Extending access to Soliris a relief for patients – Buttimer

Wednesday, 4th February 2015

  • HSE extends access to Eculizumab (Soliris)
  • Exorbitant costs of new drugs and how much is paid by the State must be examined

The decision of the HSE to extend access to Eculizumab to people diagnosed with PNH and aHUS will come as a relief.  There have been protracted efforts by patients, their representatives and public representatives to get the HSE to make this decision.  I would like to thank the HSE for taking this decision which will make a huge difference to the day to day lives of people with these rare diseases.

Everyone’s efforts to bring about this decision again bring into focus the issue of the cost of medicines.  Eculizumab costs €430,000 per patient per year and efforts to get the manufacture to reduce its price were unsuccessful.  We need to examine closely how our drug purchasing model work and what can be done to reduce the costs to taxpayers.  Doing this can have two effects, it can save money and it can allow resources to diverted to other areas of the health service.

Over the next few months the Health Committee will be examining these broader policy issues.  I hope that this will allow us to ask why drug companies can in effect hold the HSE and Department of Health to ransom.

Posted under Health, National Work

Public Health Bill to tackle misuse of alcohol – Buttimer

Jerry Buttimer TD at launch of Misuse of Alcohol Report

Jerry Buttimer TD at launch of Misuse of Alcohol Report

Tuesday 3rd February 2015

  • Heads of the Public Health (Alcohol) Bill 2015 published by Government.

The proposals in the Public Health (Alcohol) Bill 2015 will help to tackle the misuse of alcohol which occurs across large portions of Irish society.  This Bill is a very significant step it is the first time that alcohol misuse is being addressed as a public health issue.

In January 2012 I launched a report by the Committee on Health and Children which called for a number of policy changes to help address the health and societal issues caused by alcohol misuse.  Now, those recommendations are closer to becoming a reality.

Introducing a system of minimum unit pricing for alcohol products will be a crucial part of preventing the sale of alcohol at very cheap prices.  The minimum price will be set at a level which evidence shows will reduce the burden of harm from alcohol. This measure will help to tackle harmful and hazardous drinking that is encouraged by selling alcohol at rock bottom prices.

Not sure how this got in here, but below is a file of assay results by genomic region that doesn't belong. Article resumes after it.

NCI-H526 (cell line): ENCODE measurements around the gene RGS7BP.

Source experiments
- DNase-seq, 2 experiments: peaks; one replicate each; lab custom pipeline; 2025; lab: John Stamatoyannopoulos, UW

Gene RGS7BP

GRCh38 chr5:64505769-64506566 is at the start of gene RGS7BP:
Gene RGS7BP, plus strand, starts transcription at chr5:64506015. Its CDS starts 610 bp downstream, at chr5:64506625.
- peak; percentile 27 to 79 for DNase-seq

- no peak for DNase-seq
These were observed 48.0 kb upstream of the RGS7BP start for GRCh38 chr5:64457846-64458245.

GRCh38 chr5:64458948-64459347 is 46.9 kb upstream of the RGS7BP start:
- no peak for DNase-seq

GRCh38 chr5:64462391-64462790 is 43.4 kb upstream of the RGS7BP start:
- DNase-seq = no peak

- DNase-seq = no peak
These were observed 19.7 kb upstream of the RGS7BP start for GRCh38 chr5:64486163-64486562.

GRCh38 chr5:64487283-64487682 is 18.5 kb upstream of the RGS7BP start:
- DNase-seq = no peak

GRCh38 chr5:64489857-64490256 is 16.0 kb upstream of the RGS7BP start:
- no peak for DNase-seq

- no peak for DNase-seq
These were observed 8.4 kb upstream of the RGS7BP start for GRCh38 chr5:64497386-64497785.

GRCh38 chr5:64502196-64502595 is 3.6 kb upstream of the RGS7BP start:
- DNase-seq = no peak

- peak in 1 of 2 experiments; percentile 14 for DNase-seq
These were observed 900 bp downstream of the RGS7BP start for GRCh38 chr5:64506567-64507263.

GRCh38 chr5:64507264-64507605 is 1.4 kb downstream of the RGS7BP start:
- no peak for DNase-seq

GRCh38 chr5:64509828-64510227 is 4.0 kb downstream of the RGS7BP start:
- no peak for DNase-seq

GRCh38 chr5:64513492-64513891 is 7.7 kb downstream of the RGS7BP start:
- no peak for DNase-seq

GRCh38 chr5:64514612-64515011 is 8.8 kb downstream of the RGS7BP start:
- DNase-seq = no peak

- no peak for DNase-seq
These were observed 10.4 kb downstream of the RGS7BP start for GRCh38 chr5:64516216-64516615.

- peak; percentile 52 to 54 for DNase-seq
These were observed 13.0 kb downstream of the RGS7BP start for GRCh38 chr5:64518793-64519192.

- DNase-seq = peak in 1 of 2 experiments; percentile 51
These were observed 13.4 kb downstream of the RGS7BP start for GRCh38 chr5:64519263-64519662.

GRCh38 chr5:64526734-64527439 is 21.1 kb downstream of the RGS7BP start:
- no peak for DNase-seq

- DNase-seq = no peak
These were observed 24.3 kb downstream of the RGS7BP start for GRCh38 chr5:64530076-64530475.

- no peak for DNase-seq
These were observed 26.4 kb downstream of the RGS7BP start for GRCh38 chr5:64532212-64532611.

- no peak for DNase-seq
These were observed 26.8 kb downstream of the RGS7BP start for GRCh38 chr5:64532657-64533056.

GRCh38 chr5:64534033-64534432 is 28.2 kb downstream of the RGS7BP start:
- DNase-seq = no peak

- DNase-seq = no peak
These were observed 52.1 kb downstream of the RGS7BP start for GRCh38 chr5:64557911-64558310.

The marketing and advertising of alcohol is how companies encourage drinking.  Now for the first time the existing Code of Practice for Sponsorships by Drinks Companies will be put on a statutory footing.  As part of these measures it will be illegal to market or advertise alcohol in a manner that is appealing to children.  It will also put restrictions on broadcast marketing and advertising, cinema advertising, outdoor advertising, print media and the regulation of sponsorship by alcohol companies.  These measures will help to reduce alcohol consumption and that they will be reviewed after 3 years will ensure that we can make further changes if needed.

Health labelling and structural separation of alcohol will also be part of these Bills.  These initiatives will help to ensure that alcohol is not just seen as another product, it will make clear that alcohol is different and that it must be used responsibly.  Health labelling will make consumers aware of exactly how much they are drinking in terms of pure alcohol and calories.  By separating alcohol from other products in shops we are underlining that it is a different type of product.

These measures will help to reduce the misuse of alcohol across Irish society.  I look forward to debating these proposals and I hope that the Committee can play its role in shaping the final legislation so that it can deliver to reducing the misuse of alcohol that has caused problems for so many families across Irish society.

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Posted under Health, National Work

Nursing and Midwifery Board should freeze proposed increase in fees – Buttimer

Monday, 5th January 2015

  • Nursing and Midwifery Board of Ireland should put a stay on the increase in the Annual Retention Fee.
  • Necessary for NMBI to have meaningful engagement with nurses and midwives.

This year there is an increase of 50% in the Annual Retention Fee; it is going from €100 to €150 and is causing concern to nurses and midwives across the county. Over the course of two years these fees have increased by 80%.

The NMBI was set up as an independent board that sets its own fees and covers its own costs. But these increases are a worrying trend for nurses and midwives. The NMBI should put an immediate stay on the increase in the Annual Retention Fee 2015 as an initial compromise measure to begin the process of restoring the confidence of nurses and midwives in the Board. This should then be followed by meaningful engagement between NMBI, INMO, HSE and Department of Health. A key element of these discussions should be the involvement of a third party to independently assess the cost base of the Board.

The increased fees facing nurses and midwives contrasts with the position of other health professionals. As part of the Haddington Road Agreement registration fees for health professionals brought under the remit of CORU have been frozen. The result of this is that nurses and midwives are the only group facing an increased charge.

I have written to Dr Maura Pidgeon, CEO, of the NMBI, and asked that the Board considers these suggestions. Trust and confidence of nurses and midwives in NMBI has been undermined by these large increases in fees. It is imperative that the cost base is reassessed and the fee structure is reviewed, this process should begin with an immediate freeze of the proposed increase for 2015.


Posted under Health, National Work